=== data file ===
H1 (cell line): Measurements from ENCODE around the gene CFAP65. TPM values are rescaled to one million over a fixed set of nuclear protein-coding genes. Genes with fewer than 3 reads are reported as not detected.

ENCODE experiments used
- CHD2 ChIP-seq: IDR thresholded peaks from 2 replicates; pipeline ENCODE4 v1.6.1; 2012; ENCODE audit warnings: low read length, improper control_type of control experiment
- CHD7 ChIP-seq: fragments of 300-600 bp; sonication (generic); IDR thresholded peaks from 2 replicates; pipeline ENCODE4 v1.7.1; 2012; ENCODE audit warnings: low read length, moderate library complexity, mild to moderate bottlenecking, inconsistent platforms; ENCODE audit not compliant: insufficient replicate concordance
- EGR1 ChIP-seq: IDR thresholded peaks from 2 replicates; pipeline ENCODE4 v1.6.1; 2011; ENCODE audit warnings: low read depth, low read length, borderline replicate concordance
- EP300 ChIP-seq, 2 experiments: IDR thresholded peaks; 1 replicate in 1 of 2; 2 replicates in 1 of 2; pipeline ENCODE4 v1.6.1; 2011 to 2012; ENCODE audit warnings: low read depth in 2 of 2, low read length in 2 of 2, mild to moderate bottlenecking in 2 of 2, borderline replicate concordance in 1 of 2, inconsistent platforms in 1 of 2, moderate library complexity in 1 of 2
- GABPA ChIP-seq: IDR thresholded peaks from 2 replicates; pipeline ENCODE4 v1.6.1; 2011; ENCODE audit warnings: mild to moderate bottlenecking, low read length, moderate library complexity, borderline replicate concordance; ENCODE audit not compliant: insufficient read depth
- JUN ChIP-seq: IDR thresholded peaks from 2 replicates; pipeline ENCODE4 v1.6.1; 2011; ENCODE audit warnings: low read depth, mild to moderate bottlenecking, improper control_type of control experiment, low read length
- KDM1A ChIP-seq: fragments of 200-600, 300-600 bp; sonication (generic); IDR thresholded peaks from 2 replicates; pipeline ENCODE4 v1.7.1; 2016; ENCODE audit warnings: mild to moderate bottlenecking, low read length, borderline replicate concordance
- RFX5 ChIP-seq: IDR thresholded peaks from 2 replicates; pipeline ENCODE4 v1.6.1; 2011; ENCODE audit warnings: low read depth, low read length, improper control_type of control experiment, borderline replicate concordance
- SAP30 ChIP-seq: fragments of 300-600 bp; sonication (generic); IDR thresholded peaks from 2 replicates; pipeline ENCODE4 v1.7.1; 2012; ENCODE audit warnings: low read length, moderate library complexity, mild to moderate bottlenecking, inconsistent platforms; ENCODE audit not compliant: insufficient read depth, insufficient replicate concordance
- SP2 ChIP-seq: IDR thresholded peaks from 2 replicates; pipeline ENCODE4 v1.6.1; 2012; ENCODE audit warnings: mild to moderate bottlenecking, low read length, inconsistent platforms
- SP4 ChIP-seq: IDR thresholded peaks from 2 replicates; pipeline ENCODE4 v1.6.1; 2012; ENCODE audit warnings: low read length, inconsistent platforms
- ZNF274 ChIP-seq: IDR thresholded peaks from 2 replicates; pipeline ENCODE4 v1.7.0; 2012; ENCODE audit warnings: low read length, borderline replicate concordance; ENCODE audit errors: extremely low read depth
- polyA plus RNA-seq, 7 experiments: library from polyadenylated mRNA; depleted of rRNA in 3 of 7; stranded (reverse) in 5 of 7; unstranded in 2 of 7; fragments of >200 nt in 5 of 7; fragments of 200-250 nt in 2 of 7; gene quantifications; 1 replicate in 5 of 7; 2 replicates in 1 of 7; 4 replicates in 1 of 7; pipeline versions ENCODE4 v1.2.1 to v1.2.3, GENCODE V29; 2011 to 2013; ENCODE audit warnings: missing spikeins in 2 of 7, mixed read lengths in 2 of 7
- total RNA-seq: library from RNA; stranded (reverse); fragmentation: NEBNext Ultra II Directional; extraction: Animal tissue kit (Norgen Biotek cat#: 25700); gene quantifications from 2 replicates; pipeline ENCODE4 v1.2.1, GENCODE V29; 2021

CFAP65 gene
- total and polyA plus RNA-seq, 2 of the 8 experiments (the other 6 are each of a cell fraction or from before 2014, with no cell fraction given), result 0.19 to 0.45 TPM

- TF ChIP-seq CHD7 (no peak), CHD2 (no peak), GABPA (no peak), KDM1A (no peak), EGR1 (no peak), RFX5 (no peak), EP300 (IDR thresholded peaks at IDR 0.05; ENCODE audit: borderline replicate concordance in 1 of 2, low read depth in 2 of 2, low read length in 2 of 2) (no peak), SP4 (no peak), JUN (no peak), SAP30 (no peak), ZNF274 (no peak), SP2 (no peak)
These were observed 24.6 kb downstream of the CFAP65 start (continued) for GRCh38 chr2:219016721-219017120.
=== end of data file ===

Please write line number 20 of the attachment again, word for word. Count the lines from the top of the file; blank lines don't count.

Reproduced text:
These were observed 24.6 kb downstream of the CFAP65 start (continued) for GRCh38 chr2:219016721-219017120.